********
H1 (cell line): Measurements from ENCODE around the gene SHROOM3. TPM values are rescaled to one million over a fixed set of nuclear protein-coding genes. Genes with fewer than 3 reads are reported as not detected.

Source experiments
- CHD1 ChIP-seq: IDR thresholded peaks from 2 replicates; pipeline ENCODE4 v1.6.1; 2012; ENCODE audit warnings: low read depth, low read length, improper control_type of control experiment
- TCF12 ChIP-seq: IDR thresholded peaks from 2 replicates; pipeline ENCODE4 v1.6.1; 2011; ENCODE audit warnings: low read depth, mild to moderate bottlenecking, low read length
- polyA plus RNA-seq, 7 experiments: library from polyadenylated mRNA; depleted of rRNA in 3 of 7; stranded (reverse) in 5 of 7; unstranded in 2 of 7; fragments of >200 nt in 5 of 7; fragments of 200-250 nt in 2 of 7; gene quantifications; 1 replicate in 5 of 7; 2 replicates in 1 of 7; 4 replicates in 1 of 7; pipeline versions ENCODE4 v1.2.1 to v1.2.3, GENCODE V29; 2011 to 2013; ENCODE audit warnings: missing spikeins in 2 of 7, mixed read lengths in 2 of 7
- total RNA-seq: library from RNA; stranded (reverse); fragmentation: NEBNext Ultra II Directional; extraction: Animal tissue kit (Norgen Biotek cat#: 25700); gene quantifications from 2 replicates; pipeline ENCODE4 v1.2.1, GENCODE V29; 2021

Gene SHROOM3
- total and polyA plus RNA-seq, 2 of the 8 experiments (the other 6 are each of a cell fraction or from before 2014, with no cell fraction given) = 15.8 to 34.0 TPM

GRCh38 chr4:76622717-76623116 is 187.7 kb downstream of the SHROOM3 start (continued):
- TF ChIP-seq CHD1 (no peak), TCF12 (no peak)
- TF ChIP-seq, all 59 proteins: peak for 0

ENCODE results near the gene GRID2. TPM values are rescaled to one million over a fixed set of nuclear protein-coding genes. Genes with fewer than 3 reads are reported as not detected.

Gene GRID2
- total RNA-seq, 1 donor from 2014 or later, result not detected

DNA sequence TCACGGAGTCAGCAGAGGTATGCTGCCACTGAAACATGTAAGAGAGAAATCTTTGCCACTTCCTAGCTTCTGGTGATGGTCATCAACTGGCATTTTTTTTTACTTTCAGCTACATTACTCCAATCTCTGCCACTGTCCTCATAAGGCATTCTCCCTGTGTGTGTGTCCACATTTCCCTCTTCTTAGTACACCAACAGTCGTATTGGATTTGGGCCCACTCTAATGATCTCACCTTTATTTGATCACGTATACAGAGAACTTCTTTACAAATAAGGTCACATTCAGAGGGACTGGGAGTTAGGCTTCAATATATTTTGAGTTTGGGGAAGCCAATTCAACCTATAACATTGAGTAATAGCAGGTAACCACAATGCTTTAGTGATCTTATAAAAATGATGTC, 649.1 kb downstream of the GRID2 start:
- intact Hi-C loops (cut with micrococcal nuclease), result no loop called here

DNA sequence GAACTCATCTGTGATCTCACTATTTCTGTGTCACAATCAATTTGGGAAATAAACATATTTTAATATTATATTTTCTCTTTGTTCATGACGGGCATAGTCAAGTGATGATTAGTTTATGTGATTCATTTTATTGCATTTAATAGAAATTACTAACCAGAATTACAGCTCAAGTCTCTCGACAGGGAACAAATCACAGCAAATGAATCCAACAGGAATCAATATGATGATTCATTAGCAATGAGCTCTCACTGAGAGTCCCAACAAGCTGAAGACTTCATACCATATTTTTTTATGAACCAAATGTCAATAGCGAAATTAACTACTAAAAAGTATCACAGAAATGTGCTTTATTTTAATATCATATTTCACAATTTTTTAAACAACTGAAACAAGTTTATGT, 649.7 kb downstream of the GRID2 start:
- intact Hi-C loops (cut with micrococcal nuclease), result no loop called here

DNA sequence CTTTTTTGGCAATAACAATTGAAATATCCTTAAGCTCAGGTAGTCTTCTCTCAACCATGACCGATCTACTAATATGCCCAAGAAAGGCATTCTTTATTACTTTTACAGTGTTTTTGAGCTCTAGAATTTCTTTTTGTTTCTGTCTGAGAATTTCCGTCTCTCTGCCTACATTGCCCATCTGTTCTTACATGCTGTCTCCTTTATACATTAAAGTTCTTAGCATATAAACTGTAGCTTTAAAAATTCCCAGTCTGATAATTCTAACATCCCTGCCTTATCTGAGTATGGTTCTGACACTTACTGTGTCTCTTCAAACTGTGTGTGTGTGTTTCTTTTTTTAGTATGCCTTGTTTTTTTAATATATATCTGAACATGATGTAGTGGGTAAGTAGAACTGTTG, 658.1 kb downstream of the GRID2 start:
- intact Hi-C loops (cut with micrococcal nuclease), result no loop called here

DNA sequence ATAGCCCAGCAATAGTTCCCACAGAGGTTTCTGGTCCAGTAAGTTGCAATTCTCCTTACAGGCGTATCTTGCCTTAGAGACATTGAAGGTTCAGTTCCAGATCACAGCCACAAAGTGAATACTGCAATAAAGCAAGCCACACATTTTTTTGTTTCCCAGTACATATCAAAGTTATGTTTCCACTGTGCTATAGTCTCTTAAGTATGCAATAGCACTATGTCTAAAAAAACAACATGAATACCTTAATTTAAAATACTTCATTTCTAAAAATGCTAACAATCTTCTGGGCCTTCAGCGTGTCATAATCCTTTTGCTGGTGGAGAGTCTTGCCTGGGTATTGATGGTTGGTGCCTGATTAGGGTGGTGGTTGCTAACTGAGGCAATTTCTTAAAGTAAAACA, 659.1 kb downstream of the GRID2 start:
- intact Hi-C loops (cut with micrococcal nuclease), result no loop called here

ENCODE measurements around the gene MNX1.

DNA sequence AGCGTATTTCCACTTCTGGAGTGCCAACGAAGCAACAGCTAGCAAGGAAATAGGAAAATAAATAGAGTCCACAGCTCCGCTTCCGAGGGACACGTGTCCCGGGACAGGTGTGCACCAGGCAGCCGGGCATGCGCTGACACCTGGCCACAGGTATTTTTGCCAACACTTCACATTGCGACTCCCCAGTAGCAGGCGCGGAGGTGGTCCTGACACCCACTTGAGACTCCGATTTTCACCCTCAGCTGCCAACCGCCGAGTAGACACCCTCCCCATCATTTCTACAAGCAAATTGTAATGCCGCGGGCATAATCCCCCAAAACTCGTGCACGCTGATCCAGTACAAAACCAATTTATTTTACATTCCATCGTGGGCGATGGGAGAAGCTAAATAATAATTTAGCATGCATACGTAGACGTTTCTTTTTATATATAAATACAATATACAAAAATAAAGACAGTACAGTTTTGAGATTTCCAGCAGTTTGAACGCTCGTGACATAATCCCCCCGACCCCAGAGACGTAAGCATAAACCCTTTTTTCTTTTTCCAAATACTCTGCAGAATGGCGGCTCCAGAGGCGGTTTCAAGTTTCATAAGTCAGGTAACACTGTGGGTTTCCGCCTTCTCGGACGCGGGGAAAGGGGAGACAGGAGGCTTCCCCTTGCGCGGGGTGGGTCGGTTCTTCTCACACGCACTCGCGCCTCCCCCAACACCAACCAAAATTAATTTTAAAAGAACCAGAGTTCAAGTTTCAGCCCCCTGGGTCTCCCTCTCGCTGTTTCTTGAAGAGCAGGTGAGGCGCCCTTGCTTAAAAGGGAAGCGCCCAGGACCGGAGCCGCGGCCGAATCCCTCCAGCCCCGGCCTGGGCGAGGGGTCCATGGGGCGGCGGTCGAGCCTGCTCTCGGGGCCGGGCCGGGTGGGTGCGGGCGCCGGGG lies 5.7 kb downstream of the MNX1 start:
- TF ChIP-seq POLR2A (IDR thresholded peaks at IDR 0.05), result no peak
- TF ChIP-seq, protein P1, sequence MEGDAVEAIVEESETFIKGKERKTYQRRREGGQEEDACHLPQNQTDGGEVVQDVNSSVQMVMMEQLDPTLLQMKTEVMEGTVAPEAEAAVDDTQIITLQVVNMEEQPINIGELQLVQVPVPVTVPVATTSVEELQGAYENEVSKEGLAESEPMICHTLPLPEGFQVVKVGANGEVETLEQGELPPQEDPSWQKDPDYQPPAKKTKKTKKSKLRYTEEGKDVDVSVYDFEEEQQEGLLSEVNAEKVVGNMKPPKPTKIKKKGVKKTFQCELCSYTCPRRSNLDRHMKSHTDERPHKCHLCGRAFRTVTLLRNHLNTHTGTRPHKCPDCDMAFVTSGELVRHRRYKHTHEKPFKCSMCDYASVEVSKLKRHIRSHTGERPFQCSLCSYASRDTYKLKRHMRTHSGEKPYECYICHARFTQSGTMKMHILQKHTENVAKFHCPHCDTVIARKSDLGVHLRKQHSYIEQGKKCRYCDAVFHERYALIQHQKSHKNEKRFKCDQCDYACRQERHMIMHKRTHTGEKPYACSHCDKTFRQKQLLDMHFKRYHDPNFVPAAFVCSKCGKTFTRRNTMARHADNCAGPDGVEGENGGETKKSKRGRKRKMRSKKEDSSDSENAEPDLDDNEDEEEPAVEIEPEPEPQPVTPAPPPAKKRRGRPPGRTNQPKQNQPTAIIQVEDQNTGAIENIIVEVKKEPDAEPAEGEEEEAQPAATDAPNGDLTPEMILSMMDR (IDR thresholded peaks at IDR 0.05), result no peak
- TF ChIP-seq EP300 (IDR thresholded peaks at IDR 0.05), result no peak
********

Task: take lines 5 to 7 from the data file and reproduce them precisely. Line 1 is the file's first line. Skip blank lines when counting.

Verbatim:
- polyA plus RNA-seq, 7 experiments: library from polyadenylated mRNA; depleted of rRNA in 3 of 7; stranded (reverse) in 5 of 7; unstranded in 2 of 7; fragments of >200 nt in 5 of 7; fragments of 200-250 nt in 2 of 7; gene quantifications; 1 replicate in 5 of 7; 2 replicates in 1 of 7; 4 replicates in 1 of 7; pipeline versions ENCODE4 v1.2.1 to v1.2.3, GENCODE V29; 2011 to 2013; ENCODE audit warnings: missing spikeins in 2 of 7, mixed read lengths in 2 of 7
- total RNA-seq: library from RNA; stranded (reverse); fragmentation: NEBNext Ultra II Directional; extraction: Animal tissue kit (Norgen Biotek cat#: 25700); gene quantifications from 2 replicates; pipeline ENCODE4 v1.2.1, GENCODE V29; 2021

Gene SHROOM3